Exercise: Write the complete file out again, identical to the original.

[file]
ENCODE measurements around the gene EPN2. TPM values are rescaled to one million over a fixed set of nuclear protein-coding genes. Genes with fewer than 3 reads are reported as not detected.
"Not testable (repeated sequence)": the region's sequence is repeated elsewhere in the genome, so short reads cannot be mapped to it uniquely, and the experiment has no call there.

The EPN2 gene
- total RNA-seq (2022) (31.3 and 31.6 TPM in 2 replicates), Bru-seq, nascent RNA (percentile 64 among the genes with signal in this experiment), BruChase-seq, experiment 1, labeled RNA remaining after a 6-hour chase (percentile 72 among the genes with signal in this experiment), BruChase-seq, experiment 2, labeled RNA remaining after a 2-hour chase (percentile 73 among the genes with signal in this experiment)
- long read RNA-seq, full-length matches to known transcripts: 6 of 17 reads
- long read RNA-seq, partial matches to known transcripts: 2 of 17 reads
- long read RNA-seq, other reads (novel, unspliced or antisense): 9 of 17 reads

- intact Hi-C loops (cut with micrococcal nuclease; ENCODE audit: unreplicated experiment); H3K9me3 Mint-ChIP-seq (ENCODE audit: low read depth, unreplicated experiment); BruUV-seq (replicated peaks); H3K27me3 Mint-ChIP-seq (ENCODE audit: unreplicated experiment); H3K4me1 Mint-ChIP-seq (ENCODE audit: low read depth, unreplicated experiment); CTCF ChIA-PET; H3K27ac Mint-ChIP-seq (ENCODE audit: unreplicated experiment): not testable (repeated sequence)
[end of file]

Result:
ENCODE measurements around the gene EPN2. TPM values are rescaled to one million over a fixed set of nuclear protein-coding genes. Genes with fewer than 3 reads are reported as not detected.
"Not testable (repeated sequence)": the region's sequence is repeated elsewhere in the genome, so short reads cannot be mapped to it uniquely, and the experiment has no call there.

The EPN2 gene
- total RNA-seq (2022) (31.3 and 31.6 TPM in 2 replicates), Bru-seq, nascent RNA (percentile 64 among the genes with signal in this experiment), BruChase-seq, experiment 1, labeled RNA remaining after a 6-hour chase (percentile 72 among the genes with signal in this experiment), BruChase-seq, experiment 2, labeled RNA remaining after a 2-hour chase (percentile 73 among the genes with signal in this experiment)
- long read RNA-seq, full-length matches to known transcripts: 6 of 17 reads
- long read RNA-seq, partial matches to known transcripts: 2 of 17 reads
- long read RNA-seq, other reads (novel, unspliced or antisense): 9 of 17 reads

- intact Hi-C loops (cut with micrococcal nuclease; ENCODE audit: unreplicated experiment); H3K9me3 Mint-ChIP-seq (ENCODE audit: low read depth, unreplicated experiment); BruUV-seq (replicated peaks); H3K27me3 Mint-ChIP-seq (ENCODE audit: unreplicated experiment); H3K4me1 Mint-ChIP-seq (ENCODE audit: low read depth, unreplicated experiment); CTCF ChIA-PET; H3K27ac Mint-ChIP-seq (ENCODE audit: unreplicated experiment): not testable (repeated sequence)